The ever-popular Windows file compression utility WinZip is moving to the cloud with a new website called ZipShare.
As you might expect, ZipShare offers an online file compression utility that lets you zip and then share files with others via download links. But ZipShare, currently in beta mode, isn't a cloud storage service the way Dropbox or OneDrive is. Instead, it's a mix between file sharing services like Hightail (formerly YouSendIt) and a central dashboard for accessing and managing your various online storage accounts. ZipShare currently works with Box, CloudMe, Dropbox, Google Drive, Hightail, OneDrive, and SugarSync.
Current plans for ZipShare will include a basic free account, and a more fully functioning service for paid users.
Free vs. paid
A basic ZipShare account lets you directly upload and compress files from your PC or various cloud storage accounts to ZipShare. You can then share the compressed files with others as a download link sent via email, Facebook, LinkedIn, and Twitter. Basic accounts are limited to a maximum 50MB limit per zipped file or folder. Files uploaded to ZipShare will be shareable for a maximum of five days.
Paid account users have a few more features at their disposal, and for the duration of ZipShare's beta period all users can use the paid features for free.
Most notably, you can use ZipShare Pro to move files directly from one cloud storage service to another—something that cloud management competitors like Jolicloud don't allow. The ZipShare site also lets you share, move, delete or rename files inside each cloud storage account. And in true WinZip style you can also zip larger files already uploaded to save on cloud storage space limits. Pro users can also password protect shared files.
ZipShare is the second time that WinZip has experimented with cloud service integration. In late 2012, WinZip 17 debuted offering integration with a similar roster of cloud storage services.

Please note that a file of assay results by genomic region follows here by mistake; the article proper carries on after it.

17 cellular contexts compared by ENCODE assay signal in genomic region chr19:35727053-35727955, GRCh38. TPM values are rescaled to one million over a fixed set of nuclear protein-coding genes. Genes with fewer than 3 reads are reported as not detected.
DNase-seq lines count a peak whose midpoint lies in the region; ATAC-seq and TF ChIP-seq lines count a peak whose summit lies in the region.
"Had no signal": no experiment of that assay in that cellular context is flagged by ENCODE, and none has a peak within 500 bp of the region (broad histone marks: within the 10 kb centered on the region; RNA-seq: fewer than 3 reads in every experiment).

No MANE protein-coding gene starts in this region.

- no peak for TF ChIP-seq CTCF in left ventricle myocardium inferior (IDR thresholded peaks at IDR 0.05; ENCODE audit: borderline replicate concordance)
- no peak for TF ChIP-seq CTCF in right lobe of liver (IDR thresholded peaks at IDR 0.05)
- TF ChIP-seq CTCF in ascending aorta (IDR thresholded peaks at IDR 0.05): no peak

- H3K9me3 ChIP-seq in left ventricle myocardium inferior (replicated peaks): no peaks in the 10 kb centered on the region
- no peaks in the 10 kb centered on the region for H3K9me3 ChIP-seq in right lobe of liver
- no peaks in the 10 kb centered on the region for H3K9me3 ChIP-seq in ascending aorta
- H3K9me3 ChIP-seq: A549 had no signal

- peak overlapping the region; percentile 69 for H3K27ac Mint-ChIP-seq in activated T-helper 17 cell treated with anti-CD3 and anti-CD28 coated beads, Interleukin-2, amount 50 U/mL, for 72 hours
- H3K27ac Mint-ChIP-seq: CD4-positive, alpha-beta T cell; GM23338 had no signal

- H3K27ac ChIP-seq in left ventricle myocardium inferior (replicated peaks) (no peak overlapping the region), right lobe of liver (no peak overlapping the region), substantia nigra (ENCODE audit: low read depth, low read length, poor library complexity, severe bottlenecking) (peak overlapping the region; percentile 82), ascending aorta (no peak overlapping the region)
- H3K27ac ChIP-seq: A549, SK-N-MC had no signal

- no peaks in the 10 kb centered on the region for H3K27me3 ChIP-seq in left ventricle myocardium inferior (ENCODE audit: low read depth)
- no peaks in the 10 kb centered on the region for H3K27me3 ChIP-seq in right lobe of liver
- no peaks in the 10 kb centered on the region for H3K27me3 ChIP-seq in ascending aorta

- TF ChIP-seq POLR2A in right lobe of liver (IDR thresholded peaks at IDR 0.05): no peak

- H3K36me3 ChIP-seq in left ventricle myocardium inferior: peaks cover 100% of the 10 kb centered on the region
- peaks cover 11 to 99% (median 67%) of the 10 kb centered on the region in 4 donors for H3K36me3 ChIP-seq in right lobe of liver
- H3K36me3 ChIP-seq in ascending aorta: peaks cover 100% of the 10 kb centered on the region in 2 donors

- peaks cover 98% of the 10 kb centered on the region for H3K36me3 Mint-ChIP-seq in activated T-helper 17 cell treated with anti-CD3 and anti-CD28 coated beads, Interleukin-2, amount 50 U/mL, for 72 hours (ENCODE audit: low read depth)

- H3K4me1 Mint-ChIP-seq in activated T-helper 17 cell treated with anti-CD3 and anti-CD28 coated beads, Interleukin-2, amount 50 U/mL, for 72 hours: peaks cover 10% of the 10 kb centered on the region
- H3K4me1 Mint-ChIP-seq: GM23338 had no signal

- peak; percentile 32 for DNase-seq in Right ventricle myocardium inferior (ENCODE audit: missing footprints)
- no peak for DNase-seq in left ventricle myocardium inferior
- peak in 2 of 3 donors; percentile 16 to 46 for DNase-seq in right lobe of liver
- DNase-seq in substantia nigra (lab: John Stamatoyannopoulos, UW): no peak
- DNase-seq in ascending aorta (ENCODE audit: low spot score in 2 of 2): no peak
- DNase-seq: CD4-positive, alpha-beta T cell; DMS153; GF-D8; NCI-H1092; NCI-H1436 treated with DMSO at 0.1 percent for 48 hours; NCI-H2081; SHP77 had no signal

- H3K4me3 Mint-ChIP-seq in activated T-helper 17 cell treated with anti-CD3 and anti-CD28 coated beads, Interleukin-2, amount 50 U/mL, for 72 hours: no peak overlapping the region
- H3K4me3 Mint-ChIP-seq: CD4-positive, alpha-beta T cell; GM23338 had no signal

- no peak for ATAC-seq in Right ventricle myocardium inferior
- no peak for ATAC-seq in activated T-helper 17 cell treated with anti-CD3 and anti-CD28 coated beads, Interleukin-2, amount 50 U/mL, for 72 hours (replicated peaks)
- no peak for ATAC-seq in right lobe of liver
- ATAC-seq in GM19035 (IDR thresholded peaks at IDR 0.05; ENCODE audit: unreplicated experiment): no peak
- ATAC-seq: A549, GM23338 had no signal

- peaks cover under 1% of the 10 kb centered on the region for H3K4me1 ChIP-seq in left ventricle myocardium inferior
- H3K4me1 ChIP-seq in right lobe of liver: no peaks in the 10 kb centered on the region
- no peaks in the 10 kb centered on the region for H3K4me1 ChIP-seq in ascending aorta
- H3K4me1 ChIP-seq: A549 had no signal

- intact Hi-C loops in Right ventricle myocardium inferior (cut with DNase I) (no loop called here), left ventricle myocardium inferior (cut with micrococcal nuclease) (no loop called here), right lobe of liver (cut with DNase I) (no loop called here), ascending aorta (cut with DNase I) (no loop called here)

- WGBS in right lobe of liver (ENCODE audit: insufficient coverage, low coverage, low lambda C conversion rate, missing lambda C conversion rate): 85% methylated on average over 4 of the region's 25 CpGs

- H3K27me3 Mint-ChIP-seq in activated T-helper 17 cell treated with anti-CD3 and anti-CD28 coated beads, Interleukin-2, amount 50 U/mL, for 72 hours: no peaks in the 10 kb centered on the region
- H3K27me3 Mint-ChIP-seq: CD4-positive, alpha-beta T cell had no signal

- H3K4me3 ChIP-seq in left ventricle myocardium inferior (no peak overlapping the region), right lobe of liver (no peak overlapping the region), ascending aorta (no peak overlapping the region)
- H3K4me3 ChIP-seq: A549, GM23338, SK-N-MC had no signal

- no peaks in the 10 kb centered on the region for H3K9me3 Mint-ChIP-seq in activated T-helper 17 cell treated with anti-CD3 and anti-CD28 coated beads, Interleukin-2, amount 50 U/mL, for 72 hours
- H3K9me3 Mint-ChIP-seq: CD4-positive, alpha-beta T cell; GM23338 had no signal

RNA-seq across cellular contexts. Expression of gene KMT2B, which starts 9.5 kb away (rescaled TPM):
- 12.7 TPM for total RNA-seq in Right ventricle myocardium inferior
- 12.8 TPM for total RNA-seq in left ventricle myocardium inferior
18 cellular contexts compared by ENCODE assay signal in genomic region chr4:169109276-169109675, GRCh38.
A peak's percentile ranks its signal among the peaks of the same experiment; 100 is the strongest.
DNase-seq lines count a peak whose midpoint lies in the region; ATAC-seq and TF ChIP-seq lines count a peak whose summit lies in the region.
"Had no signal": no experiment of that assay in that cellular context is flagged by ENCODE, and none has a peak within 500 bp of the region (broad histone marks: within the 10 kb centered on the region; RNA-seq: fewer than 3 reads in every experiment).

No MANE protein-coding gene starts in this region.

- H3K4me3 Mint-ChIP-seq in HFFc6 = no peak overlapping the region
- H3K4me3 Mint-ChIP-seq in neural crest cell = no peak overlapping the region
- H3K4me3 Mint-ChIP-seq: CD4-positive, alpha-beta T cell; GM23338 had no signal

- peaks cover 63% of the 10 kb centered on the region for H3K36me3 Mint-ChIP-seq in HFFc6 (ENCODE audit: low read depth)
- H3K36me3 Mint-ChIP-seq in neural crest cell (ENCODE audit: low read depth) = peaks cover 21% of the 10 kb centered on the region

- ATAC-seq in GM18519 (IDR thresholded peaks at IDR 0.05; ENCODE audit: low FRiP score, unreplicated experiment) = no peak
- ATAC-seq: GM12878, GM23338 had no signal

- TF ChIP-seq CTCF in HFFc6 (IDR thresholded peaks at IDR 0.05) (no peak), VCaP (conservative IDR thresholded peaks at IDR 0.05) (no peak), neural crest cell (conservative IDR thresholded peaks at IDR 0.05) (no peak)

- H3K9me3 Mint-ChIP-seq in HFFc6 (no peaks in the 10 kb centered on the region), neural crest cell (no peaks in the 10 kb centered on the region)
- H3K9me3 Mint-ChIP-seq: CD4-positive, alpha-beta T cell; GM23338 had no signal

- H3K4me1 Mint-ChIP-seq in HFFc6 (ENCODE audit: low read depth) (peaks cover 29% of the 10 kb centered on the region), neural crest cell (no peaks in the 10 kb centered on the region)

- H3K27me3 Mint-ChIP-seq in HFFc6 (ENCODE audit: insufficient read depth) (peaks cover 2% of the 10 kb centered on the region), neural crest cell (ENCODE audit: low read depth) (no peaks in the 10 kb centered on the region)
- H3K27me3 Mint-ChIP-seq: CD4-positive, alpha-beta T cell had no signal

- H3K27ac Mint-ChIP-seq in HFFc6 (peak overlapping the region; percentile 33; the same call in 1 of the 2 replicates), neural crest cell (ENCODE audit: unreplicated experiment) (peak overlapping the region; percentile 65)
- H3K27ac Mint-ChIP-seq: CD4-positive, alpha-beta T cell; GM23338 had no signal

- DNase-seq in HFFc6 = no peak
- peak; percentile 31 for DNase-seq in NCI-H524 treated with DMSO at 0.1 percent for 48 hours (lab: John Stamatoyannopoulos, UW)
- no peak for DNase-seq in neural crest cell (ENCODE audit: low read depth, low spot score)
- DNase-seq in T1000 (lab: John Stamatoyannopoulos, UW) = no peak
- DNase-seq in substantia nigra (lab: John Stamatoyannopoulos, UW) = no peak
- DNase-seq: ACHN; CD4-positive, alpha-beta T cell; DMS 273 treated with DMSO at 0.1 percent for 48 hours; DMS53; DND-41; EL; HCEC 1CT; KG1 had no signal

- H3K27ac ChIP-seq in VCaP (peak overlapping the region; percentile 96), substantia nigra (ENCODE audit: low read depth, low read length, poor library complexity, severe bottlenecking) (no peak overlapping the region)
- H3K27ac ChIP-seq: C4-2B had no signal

There's no word yet on when the ZipShare beta period will end; however, TechCrunch reports WinZip plans to continue the beta until the company has finished optimizing ZipShare for mobile devices.
Once it does leave beta, ZipShare's pro features are expected to cost $40 per year, or $10 per month, the latter of which bumps the maximum zip file size to 1GB. You can see the current breakdown of ZipShare plans here.
WinZip in the post-PC era
A mainstay on Windows PCs for more than two decades, WinZip's relevance as a paid utility has been threatened for years now. Windows has offered its own free compression utility since Windows Vista and there are also popular free alternatives such as 7Zip.
The growing popularity of cloud storage services that offload big files to the cloud where they can be easily shared also threatens WinZip's relevance on the desktop. But the good news for WinZip is that even cloud storage space has its limits, meaning there's always going to be a need for file compression utilities—and a helpful storage management service could be a major draw in a world gone cloud crazy.
Article was updated to erase a stray word at the end.